The attempt to break the Hong Kong democracy movement is one facet of a broader campaign of repression that has not spared Chinese religious communities on the mainland. One million Muslim Uyghurs remain penned in Xinjiang concentration camps, where they are being “educated.” Protestant house churches are under constant threat. And repressive measures continue to be taken against Catholics and their churches, despite the almost two-year old (and still secret) agreement between the Holy See and Beijing. That agreement, which gave the Chinese communist party a lead role in the nomination of bishops, looks ever more like one in which the Vatican gave away a great deal in return for hollow promises; Chinese Catholics who do not toe the party line as the Chinese communist party defines that line are still persecuted. The effects of this sorry affair on the Church’s evangelical mission in the China of the future – hopefully, a post-communist China – will not be positive.

Around the world, voices have been raised in support of Hong Kong’s brave pro-democracy demonstrators. Has the Holy See’s voice been heard? If so, I missed it and so did many others. Are strong representations in favor of religious freedom and other basic human rights being made by Vatican officials behind the scenes in Beijing and Rome? One might hope so. But if the Holy See’s current China policy is in fact a reprise of its failed Ostpolitik in central and eastern Europe during the 1970s, those representations are more likely tepid and wholly ineffectual.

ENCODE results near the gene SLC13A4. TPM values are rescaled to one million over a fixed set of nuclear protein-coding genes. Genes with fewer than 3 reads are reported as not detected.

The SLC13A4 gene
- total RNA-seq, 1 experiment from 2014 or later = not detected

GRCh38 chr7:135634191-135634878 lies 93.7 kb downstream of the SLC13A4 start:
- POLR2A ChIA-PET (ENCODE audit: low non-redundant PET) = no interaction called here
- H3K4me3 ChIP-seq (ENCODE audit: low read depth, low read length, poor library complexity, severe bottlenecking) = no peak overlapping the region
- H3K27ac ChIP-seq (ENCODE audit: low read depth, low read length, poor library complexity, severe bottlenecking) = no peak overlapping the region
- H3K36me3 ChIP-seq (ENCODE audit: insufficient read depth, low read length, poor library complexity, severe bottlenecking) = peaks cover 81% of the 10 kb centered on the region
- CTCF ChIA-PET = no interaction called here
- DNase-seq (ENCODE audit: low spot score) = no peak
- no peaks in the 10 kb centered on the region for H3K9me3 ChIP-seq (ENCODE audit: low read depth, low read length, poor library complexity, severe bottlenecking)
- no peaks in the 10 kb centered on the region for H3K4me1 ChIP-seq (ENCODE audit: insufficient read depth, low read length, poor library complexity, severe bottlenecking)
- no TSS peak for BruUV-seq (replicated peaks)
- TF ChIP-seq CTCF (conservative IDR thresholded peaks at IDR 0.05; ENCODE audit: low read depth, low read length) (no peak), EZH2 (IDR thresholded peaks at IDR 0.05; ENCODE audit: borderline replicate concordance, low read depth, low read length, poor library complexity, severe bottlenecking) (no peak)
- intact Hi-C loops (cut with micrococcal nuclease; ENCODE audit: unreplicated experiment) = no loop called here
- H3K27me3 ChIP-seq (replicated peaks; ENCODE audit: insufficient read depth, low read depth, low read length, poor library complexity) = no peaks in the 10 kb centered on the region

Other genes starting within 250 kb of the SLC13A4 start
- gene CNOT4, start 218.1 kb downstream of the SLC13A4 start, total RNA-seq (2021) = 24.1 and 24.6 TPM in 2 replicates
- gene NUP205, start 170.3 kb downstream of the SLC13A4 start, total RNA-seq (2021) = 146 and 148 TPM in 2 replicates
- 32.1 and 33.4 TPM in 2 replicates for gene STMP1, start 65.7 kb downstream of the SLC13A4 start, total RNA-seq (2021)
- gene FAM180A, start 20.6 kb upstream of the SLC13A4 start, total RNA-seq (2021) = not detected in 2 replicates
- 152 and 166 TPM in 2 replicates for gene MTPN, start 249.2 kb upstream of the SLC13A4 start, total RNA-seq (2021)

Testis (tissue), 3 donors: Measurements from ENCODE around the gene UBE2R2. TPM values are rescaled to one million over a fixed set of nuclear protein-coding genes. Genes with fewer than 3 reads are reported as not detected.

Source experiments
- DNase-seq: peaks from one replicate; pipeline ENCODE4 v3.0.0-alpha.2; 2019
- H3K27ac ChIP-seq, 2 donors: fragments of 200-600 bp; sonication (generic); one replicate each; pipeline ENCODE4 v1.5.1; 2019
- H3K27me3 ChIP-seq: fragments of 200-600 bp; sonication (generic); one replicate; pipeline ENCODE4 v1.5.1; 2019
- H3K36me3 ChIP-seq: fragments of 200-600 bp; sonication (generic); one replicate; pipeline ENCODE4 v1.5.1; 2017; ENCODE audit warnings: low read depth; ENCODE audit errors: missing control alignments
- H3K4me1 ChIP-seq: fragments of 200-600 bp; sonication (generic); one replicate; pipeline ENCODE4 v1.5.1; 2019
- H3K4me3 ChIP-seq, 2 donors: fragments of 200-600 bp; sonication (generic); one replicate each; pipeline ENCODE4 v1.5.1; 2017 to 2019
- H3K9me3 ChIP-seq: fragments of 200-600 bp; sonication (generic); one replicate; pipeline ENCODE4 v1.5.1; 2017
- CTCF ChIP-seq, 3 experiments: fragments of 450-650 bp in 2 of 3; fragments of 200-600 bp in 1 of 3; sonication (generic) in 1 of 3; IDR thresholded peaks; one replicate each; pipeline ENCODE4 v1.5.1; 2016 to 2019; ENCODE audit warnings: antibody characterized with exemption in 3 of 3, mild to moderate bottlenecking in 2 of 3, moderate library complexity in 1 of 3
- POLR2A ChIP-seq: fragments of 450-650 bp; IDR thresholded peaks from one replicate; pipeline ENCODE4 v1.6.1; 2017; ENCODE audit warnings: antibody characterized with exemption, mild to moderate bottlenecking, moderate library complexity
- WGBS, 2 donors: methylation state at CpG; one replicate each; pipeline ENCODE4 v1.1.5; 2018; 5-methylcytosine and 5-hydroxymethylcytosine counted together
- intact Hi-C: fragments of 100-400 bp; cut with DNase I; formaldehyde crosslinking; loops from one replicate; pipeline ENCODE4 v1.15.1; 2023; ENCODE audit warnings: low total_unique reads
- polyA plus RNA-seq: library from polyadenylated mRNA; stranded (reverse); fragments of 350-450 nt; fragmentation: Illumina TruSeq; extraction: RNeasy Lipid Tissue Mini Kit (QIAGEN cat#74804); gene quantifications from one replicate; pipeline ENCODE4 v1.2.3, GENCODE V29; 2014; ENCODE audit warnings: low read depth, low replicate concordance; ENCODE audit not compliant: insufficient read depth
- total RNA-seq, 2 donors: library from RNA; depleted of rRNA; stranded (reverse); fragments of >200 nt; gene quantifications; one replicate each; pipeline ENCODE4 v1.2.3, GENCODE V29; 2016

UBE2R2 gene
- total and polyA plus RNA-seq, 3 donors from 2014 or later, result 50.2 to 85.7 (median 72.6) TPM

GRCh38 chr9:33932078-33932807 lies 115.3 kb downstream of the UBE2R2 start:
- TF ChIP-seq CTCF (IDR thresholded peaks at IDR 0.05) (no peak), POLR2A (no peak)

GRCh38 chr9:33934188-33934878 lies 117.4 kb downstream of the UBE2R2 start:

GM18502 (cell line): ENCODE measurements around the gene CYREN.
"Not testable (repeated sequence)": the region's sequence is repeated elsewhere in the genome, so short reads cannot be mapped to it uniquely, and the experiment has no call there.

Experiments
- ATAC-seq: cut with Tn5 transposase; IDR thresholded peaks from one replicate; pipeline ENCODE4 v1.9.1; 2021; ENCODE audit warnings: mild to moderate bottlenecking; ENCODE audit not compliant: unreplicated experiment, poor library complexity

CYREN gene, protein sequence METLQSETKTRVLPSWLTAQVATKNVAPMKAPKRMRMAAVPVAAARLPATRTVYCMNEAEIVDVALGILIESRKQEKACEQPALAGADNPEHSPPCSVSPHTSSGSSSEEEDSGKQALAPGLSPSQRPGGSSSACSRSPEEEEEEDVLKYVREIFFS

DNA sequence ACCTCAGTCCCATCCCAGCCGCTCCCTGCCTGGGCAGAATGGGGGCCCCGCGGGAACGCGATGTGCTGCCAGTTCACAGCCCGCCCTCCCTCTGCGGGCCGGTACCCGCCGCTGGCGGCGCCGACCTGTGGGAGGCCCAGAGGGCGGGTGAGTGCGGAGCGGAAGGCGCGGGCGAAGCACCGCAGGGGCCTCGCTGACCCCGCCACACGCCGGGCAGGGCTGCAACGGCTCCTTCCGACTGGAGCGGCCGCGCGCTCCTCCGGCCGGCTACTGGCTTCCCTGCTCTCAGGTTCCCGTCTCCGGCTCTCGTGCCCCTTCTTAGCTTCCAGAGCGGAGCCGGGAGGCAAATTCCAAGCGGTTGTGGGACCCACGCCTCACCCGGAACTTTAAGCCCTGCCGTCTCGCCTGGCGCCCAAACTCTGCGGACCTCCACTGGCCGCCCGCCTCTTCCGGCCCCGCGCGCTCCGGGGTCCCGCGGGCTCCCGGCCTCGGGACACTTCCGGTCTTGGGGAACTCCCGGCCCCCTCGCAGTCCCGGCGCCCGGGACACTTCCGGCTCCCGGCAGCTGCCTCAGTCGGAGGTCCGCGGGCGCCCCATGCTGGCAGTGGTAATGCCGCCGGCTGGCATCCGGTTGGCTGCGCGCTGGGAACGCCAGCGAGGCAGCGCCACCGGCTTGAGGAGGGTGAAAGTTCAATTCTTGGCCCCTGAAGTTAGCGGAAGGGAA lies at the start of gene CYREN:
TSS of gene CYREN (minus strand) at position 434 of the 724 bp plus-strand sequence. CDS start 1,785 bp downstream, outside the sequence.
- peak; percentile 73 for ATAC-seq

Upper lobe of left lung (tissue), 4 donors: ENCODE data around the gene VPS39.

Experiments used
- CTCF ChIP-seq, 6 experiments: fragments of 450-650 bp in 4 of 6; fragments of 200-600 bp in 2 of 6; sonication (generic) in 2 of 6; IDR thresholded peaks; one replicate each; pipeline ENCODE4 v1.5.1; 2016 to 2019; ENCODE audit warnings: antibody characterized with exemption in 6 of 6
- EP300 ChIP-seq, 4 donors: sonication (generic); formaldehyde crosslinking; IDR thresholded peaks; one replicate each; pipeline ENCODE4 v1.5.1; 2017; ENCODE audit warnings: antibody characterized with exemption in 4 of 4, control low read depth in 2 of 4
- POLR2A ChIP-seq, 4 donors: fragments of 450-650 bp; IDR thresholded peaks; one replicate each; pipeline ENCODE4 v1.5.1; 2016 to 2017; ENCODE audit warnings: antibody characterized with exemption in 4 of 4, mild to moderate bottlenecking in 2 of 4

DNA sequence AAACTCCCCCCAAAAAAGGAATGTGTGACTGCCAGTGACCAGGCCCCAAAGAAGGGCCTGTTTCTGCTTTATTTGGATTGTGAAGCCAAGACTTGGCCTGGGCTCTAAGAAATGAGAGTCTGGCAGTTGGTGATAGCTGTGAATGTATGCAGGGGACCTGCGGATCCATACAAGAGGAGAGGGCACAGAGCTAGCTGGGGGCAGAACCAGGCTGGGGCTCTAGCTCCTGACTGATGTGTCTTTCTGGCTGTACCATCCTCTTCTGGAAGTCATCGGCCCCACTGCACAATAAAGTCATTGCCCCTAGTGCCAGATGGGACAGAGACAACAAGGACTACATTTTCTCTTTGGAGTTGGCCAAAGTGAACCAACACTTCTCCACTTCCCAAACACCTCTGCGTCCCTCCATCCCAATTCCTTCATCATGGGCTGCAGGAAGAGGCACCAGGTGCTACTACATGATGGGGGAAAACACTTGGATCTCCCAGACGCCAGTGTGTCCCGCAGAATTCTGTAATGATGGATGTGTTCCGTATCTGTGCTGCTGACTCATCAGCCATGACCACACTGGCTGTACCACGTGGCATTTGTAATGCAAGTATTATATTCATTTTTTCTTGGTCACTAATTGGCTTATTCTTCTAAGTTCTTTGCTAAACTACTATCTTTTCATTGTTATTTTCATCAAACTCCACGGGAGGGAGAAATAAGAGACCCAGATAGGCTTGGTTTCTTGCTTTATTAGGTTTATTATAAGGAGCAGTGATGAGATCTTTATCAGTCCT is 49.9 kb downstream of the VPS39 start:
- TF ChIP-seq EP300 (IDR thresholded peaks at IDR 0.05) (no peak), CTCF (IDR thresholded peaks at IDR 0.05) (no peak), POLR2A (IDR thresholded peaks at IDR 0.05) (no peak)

With one of its most courageous Catholic sons now in the dock and facing what could be life-threatening imprisonment, the Vatican now faces a defining choice: Jimmy Lai or Xi Jinping?